I feel fortunate to have spent the last two days in Dallas, TX with the greatest minds in the MODx world. MODxpo 2010 was so far above what I expected that I'm at a loss to capture everything that went on. The most awesome and most humbling aspect of the conference was the openness, honesty, and down-to-earthness of all of people that attended, including the core team. As I've written before, the MODx community is a big reason why I've stuck with it for the past 3 years, but these last two days solidified that for me on a very real level. I've simply never been around a big group of guys (and one gal), who are doing the same work as me and who know MODx so well.
The Revolution Is Here
I haven't been a big proponent of MODx Revolution, but this weekend convinced me that it's going to be huge. The work that the MODx core team, especially Jason Coward and Shawn McCormick, have put into Revolution is simply astounding. During the conference I had the opportunity to talk with both Jason and Shawn at length about my needs for Evo and Revo and it's very apparent that Revolution can handle my needs with native code, while to do what I want to do in Evo I'd have to hack the core and basically fork the project.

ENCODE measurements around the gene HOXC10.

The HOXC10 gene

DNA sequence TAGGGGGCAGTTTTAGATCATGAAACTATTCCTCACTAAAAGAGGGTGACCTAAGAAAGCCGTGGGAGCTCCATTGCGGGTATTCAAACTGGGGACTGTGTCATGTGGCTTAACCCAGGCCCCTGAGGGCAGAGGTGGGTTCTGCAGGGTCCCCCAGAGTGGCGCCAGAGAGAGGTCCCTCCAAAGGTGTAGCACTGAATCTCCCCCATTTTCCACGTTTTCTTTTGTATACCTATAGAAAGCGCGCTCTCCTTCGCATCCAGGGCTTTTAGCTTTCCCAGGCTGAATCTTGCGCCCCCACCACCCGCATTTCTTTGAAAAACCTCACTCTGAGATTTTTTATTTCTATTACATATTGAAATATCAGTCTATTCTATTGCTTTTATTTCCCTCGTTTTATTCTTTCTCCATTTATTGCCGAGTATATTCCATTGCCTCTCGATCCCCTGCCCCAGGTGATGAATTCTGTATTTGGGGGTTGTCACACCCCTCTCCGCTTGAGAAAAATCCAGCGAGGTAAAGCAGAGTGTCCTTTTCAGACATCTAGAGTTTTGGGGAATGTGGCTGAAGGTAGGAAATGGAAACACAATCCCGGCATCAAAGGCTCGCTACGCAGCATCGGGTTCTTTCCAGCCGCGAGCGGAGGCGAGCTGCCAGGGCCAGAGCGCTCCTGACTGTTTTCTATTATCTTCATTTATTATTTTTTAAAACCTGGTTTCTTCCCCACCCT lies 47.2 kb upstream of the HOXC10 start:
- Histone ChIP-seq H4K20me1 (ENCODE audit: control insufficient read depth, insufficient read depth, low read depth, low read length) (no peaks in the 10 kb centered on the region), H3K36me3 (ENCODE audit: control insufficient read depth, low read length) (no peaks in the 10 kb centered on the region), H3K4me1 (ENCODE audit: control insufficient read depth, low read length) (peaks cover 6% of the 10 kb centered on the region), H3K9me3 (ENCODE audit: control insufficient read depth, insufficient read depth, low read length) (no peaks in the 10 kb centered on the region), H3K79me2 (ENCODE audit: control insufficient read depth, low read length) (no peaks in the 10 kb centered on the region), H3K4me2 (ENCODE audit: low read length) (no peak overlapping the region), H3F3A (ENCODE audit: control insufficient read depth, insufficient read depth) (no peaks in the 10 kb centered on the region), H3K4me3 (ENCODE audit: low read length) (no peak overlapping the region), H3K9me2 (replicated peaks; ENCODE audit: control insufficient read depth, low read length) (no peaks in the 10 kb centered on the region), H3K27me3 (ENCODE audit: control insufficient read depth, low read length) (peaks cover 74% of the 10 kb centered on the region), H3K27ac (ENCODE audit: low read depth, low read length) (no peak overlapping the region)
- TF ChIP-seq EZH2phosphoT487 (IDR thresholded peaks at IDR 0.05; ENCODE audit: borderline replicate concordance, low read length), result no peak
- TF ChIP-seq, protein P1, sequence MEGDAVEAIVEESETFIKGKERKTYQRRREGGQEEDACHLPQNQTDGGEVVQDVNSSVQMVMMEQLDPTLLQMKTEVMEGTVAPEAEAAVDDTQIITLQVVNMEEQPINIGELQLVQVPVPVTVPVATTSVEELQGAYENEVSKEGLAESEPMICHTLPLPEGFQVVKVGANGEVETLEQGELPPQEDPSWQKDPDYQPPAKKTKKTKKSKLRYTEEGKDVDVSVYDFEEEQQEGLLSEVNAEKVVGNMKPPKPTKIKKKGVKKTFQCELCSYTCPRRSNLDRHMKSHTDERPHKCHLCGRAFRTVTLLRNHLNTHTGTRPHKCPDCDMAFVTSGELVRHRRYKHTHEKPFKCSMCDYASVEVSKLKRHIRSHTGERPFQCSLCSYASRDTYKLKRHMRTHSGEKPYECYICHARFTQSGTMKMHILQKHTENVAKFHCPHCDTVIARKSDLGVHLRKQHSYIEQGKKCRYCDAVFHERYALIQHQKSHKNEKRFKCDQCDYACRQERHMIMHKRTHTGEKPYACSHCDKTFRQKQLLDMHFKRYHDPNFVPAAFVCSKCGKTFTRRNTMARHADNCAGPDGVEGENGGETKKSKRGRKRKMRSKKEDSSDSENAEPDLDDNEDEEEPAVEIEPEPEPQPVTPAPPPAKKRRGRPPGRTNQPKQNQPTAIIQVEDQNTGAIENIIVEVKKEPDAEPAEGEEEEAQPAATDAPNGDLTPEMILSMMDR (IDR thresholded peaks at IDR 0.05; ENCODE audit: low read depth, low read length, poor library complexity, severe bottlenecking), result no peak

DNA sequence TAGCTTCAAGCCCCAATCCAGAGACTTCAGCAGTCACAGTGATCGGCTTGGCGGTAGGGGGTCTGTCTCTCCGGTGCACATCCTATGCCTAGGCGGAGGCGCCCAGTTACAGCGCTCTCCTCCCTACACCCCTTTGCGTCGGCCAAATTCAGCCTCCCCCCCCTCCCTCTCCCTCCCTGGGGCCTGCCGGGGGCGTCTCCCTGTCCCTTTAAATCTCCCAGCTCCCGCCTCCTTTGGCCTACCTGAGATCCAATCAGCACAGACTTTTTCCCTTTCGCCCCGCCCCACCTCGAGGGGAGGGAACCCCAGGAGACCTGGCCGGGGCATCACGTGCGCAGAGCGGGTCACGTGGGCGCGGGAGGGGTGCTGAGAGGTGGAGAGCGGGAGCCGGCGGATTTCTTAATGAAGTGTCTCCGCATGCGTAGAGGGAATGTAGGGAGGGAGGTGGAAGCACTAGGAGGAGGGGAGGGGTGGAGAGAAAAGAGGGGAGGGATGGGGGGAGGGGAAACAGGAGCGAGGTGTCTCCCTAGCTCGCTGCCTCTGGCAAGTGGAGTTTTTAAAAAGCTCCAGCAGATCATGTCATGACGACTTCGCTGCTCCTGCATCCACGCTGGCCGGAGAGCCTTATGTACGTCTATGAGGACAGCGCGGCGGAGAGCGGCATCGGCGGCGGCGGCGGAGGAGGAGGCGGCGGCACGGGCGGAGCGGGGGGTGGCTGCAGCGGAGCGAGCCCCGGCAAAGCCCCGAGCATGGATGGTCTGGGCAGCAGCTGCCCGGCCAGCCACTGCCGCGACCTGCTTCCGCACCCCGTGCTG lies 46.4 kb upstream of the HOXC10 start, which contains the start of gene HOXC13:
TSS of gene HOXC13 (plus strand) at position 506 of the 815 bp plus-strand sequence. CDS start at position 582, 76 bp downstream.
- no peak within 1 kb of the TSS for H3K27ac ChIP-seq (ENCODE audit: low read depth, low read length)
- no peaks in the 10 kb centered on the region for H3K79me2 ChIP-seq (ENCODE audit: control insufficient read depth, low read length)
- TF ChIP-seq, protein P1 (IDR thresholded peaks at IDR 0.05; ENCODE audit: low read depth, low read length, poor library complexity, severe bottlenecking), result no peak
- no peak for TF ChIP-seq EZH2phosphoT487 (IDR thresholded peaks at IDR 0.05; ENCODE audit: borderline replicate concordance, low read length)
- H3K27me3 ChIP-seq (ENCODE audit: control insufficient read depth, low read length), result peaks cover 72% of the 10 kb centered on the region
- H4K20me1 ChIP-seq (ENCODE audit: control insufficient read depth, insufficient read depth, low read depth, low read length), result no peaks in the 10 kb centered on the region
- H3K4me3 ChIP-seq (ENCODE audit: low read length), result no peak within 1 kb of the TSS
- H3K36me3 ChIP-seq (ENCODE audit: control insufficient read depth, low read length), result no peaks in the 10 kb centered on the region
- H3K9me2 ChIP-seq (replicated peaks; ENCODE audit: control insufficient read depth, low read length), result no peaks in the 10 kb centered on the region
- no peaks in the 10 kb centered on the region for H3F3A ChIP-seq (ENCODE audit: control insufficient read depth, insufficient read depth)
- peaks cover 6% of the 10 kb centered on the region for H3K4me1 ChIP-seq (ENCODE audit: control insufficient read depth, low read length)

With Revo, I finally can say that MODx is a Content Management Framework (CMF). I want to be very specific about what I mean since framework can mean so many things to different people. By CMF I mean that MODx Revolution lays the foundation on which to build your own Content Management System. While MODx provides a default manager interface to manage your content, it's possible and quite easy to make a new theme (essentially a copy of the current management) and customize it to your heart's content. The entire management interface is coded with controllers and views using the smarty templating system, so if you know smarty, it's quite easy to dive in and start making major changes to the interface - customizing it for your own clients. This is the direction that I want to take it, but posibilities are endless. Here are some things that I can envision:
- iPhone/Smart Phone specific management interfaces
- Replicas of the Evo manager (w/o frames) to ease transition into Revo
- Blogging and eCommerce specific management interfaces.